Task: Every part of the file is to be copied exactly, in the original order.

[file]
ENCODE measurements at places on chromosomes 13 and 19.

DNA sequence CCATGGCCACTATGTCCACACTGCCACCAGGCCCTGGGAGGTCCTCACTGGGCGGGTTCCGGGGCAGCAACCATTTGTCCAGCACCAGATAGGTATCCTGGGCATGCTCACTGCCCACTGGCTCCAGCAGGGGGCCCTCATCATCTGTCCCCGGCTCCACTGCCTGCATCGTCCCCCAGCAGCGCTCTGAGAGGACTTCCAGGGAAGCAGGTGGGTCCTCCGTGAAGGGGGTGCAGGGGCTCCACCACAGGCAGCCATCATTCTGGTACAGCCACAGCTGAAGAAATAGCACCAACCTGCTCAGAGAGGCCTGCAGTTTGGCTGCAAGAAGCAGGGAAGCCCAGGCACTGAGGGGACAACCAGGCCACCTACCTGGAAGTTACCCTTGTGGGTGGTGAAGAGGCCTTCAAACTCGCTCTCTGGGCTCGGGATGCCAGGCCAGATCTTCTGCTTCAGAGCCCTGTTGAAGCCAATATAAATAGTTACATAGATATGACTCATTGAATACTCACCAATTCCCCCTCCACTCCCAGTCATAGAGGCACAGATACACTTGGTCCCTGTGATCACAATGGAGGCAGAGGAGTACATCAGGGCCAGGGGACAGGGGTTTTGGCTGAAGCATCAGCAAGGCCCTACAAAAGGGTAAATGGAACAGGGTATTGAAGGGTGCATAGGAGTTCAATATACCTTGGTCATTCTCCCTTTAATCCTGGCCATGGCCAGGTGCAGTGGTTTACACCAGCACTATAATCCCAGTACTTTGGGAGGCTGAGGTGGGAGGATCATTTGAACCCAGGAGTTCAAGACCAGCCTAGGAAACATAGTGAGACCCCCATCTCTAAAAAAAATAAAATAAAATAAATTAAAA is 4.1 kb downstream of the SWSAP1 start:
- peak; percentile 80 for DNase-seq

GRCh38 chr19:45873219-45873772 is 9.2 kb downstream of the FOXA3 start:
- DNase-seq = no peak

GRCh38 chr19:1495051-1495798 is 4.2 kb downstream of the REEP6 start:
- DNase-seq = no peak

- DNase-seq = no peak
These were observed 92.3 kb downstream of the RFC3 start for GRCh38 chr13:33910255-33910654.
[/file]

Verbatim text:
ENCODE measurements at places on chromosomes 13 and 19.

DNA sequence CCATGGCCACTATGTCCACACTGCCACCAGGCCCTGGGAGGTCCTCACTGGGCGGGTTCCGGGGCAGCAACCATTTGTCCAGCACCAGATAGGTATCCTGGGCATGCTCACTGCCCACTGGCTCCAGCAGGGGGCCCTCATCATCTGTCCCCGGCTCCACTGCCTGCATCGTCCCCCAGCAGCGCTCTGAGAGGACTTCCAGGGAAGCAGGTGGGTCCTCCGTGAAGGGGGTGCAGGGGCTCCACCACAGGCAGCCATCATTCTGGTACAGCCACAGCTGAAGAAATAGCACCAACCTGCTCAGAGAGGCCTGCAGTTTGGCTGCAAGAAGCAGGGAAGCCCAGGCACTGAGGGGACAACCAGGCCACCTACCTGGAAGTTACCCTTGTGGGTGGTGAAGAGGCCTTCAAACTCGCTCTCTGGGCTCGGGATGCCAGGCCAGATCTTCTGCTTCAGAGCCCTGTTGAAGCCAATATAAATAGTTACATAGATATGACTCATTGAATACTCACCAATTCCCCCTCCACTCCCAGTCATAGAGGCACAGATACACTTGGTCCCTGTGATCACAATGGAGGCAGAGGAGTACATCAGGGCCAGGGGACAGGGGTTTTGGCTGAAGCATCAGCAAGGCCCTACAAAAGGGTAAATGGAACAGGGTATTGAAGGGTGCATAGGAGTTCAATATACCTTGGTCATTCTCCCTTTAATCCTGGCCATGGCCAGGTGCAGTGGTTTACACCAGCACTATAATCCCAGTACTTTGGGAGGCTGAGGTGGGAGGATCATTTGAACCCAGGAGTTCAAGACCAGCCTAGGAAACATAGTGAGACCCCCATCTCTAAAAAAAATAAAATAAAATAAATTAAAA is 4.1 kb downstream of the SWSAP1 start:
- peak; percentile 80 for DNase-seq

GRCh38 chr19:45873219-45873772 is 9.2 kb downstream of the FOXA3 start:
- DNase-seq = no peak

GRCh38 chr19:1495051-1495798 is 4.2 kb downstream of the REEP6 start:
- DNase-seq = no peak

- DNase-seq = no peak
These were observed 92.3 kb downstream of the RFC3 start for GRCh38 chr13:33910255-33910654.